Course 1: Modeling Linear Programming

Author: OptimizationCity Group

What is Operations Research?

Operations research is a scientific approach to the decisions that are made during the operation of organized systems. In other words, operations research is used in issues related to the guidance and coordination of operations and various activities. Operations research is used in a variety of fields such as economics, trade, industry, government, health, and so on. Operations research examines issues with a systematic approach and tries to resolve the conflict of resources between different parts of an organization in such a way that the best result or the optimal answer is created for the whole organization.

Operations research includes various sections, of which mathematical linear programming is one of the most important. In linear programming, a mathematical model is used to explain the problem. The word linear means that all mathematical relations of this model must necessarily be linear. The birth of linear programming dates back to 1947, when George Dantzig invented the simplex method for solving general linear programming problems for the optimal programming computation project. The invention was so influential in management science that it led George Dantzig to the Nobel Prize but never won it.

Formulating the problem in the form of linear programming

We continue this section by formulating a small example of linear programming. This example is simple enough that it can be studied graphically.

Example: A door and window manufacturing company has three plants. plant 1 produces aluminum frames and metal parts. In plant 2, wooden frames are produced; and in plant 3, the glass is cut and mounted on the frames. The manager of these workshops is looking to produce two new products. He/she has asked the operations research center to increase the production of each product according to the capacity of the plants. Product 1 is a door with an aluminum frame and product 2 is glass windows with a wooden frame. Due to the fact that both products require plant 3 for welding, the capacity of this plant will lead the competition between these two products. The table below shows all data you need.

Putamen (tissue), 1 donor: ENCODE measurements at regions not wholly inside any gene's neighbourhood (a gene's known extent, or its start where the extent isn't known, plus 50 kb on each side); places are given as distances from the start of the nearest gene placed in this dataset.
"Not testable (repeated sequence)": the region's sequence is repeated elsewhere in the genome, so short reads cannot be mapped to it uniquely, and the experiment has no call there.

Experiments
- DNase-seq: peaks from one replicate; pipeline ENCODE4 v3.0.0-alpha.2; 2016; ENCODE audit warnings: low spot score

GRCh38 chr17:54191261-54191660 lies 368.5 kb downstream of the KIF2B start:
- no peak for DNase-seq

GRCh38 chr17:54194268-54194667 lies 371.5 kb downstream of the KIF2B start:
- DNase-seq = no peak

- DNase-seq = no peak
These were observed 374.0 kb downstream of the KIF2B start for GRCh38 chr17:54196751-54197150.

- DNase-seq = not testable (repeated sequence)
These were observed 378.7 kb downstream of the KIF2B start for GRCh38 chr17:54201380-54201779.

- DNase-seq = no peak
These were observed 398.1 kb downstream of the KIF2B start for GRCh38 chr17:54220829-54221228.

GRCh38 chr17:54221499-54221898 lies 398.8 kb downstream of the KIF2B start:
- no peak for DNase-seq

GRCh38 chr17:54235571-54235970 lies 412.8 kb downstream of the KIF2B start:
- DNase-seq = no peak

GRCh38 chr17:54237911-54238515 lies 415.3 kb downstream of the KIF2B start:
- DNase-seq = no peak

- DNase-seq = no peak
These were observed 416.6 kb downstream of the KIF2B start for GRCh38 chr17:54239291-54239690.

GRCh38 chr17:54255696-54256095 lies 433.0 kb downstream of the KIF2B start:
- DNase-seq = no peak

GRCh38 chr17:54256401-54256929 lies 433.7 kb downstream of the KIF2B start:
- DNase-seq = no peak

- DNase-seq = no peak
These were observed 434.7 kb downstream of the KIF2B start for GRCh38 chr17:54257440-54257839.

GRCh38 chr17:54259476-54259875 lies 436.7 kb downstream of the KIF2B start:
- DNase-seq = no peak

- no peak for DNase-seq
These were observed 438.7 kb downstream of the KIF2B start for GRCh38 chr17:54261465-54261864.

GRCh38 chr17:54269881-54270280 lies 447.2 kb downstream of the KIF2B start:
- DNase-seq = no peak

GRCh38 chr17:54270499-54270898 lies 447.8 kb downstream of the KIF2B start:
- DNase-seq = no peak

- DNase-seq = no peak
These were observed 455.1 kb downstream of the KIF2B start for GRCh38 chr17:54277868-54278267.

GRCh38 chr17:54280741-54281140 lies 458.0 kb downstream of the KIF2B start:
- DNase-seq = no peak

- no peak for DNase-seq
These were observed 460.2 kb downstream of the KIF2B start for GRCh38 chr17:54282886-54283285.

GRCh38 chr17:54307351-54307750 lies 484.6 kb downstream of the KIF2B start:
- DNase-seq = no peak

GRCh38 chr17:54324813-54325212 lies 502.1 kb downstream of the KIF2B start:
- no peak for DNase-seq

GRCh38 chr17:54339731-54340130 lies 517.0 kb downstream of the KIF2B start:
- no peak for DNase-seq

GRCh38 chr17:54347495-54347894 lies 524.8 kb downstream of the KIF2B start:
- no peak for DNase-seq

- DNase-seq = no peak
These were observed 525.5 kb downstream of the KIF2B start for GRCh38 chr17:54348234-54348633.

linear programming course note 1

x1 and x2 represent the number of products 1  and 2  per hours, respectively, and z represents the profit from sales per hour. In the operations research literature, x1 and x2 are called decision variables and z is called an objective function.

To produce each unit of product 1, 1 unit of plant 1 is used, which has only 4 units of capacity for the new product per hour of plant 1. This constraint is displayed algebraically x1≤4. Similarly for plant 2, a limit 2x2≤12 is required for Product 2. plant 3 capacity is used by both products, which limits 3x1 +2x2≤18. Because products cannot be negative, the decision variables are non-negative, and its mathematical representation is x1≥0, x2≥0. The mathematical representation of the linear programming model is summarized as follows.

Because this linear programming model consists of only two variables x1 and x2, a graphic method can be used to solve the linear program. This method requires drawing a shape with axes x1 and x2. Each constraint covers a part of the two-dimensional axis, which creates a feasible region from sharing these constraints. We are looking for the point that creates the maximum value of the objective function, z. To draw the feasible region, we add the constraints one by one as follows.

Note: To add the constraint 3x1+2x2<=18  to the feasible region, it is enough to draw the equation 3x1+2x2=18   first. Given that the point of the origin (x1=0,x2=0) holds in the constraint, the space below the line of equation shows the 3x1+2x2<=18. The only remaining step is to find the point that maximizes the value in the area.